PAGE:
Planning a food trip to Naples? Learn the best things to pack for Italy.
Best Pasta in Naples Italy
When we travel to Italy, I often end up eating pizza twice a day. If it were socially acceptable, I would be eating pasta for breakfast too. But our trip to Naples focused on pizza.
We wanted to each as much pizza as we could. This meant we only ate pizza a handful of times during the week. I tried to pick our Napoli pasta dishes strategically, to choose dishes that were very characteristic of Naples and Campania.
Every pasta we ate felt like an Italian grandmother was cooking them for us. And, every Naples restaurant we ate at also seemed like we were eating in a grandmother’s kitchen. There was no romantic mood lighting or ambience. It was all about the food!
Lasagna Al Forno Napoletana
We’ve eaten lasagna a lot when traveling in Bologna. The lasagna in the south is very different, and more like the lasagna we grew up eating. The Napoletana lasagna is normally made with meatballs, tomato sauce, cheese, and slices of hard-boiled egg.
The Bolognese version is made with ragu, the Bolognese meat sauce, and bechamel. In Naples, the sauce is a more traditional tomato sauce and like most of the red sauce we ate in Naples, fresh and tangy.
Spaghetti Alla Vognole
I was thrilled to balance all of our pasta eating with a few seafood dishes, which are popular throughout Campania, being a coastal province. Another nod to the seafood tradition in Campania and something I grew up eating in New Jersey.
It’s also a perfect example of the less is more philosophy of Neapolitan cooking. Pasta, olive oil, garlic, tomatoes, parsley, and clams, all fresh, local ingredients.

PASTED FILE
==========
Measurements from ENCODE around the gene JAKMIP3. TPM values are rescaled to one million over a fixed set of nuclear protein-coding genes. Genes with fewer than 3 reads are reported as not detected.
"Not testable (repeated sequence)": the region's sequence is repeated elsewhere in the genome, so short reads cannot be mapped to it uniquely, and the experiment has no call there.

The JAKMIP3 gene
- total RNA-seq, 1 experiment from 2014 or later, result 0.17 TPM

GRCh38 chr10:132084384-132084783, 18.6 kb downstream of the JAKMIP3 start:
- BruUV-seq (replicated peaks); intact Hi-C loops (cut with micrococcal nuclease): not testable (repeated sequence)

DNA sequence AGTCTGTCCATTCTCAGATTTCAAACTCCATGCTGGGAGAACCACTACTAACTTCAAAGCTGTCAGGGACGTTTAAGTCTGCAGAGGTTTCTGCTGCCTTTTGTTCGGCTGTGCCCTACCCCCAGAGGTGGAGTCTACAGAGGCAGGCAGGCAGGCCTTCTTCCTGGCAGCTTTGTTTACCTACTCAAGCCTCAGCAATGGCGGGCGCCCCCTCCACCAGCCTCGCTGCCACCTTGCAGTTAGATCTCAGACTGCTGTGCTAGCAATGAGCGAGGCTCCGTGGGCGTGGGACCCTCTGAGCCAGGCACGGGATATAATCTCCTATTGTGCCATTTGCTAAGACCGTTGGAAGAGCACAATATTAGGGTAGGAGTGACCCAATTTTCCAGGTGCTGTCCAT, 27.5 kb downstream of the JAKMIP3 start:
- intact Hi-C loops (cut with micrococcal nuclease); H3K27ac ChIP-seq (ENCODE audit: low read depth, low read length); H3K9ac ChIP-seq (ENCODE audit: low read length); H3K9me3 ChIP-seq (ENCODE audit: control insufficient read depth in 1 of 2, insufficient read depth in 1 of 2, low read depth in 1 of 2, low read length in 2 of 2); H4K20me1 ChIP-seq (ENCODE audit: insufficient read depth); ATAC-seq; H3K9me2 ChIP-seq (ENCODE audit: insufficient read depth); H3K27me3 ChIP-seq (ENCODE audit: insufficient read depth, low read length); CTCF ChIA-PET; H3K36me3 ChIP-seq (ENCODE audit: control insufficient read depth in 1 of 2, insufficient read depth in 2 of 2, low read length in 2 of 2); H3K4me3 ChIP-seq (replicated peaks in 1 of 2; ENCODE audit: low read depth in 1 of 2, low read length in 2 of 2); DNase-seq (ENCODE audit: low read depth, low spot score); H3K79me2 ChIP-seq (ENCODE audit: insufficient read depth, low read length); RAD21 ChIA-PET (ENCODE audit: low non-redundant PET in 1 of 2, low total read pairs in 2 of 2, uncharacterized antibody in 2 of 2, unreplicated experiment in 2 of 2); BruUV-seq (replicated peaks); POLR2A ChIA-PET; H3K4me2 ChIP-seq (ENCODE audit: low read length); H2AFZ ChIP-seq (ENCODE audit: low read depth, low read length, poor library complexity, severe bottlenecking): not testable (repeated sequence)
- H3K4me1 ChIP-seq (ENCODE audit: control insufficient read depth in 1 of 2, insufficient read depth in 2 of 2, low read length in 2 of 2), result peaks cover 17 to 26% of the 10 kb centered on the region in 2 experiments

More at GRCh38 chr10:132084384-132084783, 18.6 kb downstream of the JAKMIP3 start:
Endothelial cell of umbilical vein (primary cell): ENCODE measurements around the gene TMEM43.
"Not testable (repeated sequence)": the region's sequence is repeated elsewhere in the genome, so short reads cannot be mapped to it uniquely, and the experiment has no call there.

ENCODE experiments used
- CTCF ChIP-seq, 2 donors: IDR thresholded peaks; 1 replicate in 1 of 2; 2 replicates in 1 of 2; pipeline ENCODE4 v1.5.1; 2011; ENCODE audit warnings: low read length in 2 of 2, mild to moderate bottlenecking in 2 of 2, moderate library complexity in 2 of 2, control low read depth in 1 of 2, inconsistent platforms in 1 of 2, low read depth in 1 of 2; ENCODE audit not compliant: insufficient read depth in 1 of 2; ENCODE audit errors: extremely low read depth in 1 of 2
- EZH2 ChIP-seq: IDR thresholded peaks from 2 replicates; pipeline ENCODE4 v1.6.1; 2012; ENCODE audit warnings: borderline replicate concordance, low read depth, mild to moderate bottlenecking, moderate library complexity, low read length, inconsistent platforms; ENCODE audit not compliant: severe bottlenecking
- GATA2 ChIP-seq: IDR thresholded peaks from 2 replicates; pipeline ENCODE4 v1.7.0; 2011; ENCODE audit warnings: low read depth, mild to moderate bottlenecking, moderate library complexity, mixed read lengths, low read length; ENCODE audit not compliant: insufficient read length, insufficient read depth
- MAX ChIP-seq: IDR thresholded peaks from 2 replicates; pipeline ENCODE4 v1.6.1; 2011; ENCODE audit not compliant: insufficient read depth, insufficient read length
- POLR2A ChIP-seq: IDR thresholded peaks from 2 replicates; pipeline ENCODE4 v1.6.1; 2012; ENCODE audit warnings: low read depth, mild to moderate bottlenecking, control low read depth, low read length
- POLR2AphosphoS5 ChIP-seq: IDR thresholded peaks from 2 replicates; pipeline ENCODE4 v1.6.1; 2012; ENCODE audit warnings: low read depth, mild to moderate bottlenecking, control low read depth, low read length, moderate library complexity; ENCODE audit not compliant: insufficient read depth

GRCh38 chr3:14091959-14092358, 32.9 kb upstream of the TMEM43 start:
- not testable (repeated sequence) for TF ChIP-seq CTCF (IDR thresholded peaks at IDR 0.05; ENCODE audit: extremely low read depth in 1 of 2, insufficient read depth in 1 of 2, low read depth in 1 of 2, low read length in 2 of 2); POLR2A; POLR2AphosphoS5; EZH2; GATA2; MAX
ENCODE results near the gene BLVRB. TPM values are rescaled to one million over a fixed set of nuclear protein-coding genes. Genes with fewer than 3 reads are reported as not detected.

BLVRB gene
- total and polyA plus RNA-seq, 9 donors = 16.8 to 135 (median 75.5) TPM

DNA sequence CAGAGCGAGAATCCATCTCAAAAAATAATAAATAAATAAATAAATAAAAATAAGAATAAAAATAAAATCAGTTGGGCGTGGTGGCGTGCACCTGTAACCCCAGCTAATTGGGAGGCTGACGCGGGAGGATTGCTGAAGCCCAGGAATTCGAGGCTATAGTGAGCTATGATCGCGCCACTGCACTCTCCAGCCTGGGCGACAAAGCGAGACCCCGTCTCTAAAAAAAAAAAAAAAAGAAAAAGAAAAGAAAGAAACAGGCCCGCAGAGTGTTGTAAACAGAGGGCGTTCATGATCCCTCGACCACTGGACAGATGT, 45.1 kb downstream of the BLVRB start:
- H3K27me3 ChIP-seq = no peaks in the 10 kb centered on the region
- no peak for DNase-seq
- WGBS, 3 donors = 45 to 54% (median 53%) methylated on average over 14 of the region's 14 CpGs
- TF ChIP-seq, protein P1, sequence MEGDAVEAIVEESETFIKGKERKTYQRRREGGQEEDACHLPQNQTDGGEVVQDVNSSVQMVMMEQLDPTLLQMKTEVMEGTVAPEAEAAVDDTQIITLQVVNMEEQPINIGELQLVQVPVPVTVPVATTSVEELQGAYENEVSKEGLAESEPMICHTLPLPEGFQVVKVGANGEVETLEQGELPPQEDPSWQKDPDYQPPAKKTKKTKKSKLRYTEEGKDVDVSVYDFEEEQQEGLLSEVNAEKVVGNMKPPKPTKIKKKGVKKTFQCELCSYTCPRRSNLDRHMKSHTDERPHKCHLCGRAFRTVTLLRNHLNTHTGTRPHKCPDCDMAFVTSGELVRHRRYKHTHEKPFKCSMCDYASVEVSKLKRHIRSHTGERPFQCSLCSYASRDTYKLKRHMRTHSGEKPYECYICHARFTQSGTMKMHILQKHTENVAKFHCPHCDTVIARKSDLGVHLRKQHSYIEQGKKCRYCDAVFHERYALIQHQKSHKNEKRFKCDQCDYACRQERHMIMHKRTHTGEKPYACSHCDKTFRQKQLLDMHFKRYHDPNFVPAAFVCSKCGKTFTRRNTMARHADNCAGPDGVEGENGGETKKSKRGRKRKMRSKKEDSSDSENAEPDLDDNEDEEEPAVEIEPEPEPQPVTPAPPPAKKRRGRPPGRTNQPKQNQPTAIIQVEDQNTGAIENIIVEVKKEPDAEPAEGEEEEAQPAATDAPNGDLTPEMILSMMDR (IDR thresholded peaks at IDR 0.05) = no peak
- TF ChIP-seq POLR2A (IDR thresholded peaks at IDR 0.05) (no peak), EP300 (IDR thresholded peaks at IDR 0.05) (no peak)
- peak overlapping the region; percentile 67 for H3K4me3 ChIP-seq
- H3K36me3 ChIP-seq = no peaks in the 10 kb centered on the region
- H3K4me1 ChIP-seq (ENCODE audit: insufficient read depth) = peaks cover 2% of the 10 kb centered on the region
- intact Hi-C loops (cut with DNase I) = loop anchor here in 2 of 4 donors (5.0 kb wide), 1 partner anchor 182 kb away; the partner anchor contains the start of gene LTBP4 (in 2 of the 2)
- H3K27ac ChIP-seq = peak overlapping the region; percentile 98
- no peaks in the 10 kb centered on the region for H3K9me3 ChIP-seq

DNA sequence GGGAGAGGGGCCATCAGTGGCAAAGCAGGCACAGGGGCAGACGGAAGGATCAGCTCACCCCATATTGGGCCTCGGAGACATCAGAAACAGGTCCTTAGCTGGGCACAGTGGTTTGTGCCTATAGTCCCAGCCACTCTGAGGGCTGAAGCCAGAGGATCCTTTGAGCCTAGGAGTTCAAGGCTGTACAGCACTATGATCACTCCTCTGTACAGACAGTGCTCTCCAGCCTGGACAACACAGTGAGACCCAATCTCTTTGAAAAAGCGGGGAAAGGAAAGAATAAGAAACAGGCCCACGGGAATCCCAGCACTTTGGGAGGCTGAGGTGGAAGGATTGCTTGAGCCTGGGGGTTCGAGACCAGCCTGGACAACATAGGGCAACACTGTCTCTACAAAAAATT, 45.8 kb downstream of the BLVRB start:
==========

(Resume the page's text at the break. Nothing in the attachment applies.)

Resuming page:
Pasta Alla Genovese
An alternative to Neapolitan ragu is a dish that confused me at first. I thought it was more from Genoa than Campania. The difference between the Genovese sauce and ragu is the lack of tomatoes. The Genovese sauce is really a base of meat and onions but is also just as rich.
Pasta Fresca Con Scampi
Eric ordered this seeking a comfort food, but we were surprised how different it was to the scampi we grew up eating. Simply made with olive oil, garlic, and Italian parsley, it tasted super fresh. We were also surprised with the size of the fresh langoustines as well, particularly because this dish only cost €12.
Similar to the difference between the lasagna in Bologna and lasagna in Naples, pasta served with ragu in Naples is different. In Northern Italy, Bolognese ragu is made with carrots, celery, and ground meats.
In Campania, the Neapolitan ragu is made with large chunks of meat making the sauce more rich.
It can be a challenge to find ragu on Naples restaurant menus. It’s normally a dish prepared at home, generally on Sundays. But, a series of restaurants in Naples called Tandem have taken ragu mainstream. Despite the silly name, the ragu was tasty, and yes super rich.
What Is Authentic Neapolitan Pizza
Of course we have to talk about Napoli style pizza in our guide on what to eat in Naples Italy. There is a Naples pizza “association.” The Associazione Verace Pizza Napoletana regulates the pizza industry, not only in Naples but worldwide.